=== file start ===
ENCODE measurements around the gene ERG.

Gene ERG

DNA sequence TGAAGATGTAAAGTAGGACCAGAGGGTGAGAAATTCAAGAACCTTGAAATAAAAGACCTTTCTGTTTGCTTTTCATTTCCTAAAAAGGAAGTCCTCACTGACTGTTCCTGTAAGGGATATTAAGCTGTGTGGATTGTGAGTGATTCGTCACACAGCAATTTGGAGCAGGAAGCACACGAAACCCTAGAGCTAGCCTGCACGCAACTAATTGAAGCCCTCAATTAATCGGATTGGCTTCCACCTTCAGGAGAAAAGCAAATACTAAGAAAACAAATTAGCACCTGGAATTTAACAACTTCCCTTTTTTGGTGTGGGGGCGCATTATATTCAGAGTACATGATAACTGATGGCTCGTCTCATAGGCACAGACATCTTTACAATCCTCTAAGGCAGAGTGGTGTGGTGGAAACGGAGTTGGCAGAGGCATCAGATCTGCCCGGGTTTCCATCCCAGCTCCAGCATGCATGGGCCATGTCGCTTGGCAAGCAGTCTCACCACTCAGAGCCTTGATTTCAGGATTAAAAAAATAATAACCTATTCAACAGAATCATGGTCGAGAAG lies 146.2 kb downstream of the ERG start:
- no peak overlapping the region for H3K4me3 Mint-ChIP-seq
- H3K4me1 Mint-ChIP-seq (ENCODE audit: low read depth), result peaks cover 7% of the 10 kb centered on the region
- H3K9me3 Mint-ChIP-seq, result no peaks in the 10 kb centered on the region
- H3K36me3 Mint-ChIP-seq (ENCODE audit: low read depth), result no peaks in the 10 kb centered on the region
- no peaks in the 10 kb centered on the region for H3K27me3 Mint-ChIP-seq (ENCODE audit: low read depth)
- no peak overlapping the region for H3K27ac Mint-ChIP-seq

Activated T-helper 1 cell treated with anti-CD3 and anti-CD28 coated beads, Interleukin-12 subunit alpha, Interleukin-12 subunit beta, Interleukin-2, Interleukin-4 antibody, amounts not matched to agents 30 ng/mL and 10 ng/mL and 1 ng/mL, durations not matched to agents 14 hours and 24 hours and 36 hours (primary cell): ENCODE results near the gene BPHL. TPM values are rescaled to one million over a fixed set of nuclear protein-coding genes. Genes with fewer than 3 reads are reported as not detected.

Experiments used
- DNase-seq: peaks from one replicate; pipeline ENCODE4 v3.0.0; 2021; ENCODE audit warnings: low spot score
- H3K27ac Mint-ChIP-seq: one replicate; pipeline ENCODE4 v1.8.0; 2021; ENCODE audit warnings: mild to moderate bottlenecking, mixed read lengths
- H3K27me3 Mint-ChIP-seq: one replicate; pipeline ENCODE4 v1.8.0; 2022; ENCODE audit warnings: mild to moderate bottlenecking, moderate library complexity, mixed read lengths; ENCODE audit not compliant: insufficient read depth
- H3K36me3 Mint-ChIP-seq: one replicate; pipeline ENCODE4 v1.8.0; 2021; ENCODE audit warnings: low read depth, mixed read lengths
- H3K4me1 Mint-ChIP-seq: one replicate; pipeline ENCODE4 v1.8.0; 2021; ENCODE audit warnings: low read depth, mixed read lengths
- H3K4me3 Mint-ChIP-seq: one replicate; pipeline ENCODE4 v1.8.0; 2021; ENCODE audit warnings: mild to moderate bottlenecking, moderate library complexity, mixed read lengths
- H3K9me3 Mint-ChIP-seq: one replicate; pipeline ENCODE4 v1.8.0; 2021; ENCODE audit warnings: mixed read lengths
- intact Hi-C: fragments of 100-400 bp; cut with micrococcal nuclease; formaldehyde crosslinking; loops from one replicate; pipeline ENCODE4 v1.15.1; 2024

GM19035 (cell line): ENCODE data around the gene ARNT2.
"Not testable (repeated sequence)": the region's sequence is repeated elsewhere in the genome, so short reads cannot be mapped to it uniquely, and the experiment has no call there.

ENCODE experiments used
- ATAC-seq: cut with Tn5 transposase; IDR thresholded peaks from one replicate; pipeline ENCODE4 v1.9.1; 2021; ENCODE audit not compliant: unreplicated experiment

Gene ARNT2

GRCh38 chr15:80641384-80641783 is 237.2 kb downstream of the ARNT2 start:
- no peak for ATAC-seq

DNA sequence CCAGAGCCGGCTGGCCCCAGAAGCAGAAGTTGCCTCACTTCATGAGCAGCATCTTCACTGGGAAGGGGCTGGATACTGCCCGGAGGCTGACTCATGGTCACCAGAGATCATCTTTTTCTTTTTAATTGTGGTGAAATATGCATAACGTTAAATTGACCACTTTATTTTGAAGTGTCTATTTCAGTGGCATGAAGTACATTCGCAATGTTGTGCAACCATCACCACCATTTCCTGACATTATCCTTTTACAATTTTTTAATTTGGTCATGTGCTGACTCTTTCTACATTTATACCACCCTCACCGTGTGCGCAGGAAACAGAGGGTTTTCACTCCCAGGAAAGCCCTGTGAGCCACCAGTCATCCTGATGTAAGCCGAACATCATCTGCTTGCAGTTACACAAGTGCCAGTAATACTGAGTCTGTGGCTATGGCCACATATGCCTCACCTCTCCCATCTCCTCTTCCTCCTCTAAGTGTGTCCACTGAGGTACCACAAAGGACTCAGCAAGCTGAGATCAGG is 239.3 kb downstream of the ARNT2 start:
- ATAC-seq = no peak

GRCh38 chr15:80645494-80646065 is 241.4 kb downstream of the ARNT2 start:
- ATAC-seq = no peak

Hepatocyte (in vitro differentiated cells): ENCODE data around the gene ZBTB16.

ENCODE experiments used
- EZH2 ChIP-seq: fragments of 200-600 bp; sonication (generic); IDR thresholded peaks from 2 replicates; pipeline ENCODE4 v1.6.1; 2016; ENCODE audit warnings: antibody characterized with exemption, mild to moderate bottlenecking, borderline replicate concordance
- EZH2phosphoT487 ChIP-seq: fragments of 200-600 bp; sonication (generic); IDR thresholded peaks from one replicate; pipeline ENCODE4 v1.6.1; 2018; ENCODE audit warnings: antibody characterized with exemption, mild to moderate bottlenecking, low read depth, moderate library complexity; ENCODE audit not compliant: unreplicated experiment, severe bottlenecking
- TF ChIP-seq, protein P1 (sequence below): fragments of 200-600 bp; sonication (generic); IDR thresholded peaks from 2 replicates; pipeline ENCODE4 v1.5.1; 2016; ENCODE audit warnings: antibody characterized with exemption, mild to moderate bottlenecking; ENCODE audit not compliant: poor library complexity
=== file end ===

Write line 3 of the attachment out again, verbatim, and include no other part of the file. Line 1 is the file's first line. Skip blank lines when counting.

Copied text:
DNA sequence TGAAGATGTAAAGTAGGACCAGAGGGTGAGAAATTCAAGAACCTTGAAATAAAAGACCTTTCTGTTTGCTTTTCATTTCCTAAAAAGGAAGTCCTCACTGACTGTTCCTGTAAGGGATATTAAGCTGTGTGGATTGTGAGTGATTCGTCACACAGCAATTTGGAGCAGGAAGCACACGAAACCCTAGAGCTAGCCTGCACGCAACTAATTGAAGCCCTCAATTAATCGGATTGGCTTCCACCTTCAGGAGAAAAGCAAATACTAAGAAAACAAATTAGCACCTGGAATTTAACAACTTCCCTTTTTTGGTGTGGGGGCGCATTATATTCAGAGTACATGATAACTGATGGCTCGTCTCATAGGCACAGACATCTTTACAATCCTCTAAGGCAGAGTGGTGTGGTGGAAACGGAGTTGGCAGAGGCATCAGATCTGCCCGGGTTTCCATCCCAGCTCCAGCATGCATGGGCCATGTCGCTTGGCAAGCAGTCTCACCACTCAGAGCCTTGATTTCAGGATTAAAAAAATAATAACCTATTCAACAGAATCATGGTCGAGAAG lies 146.2 kb downstream of the ERG start: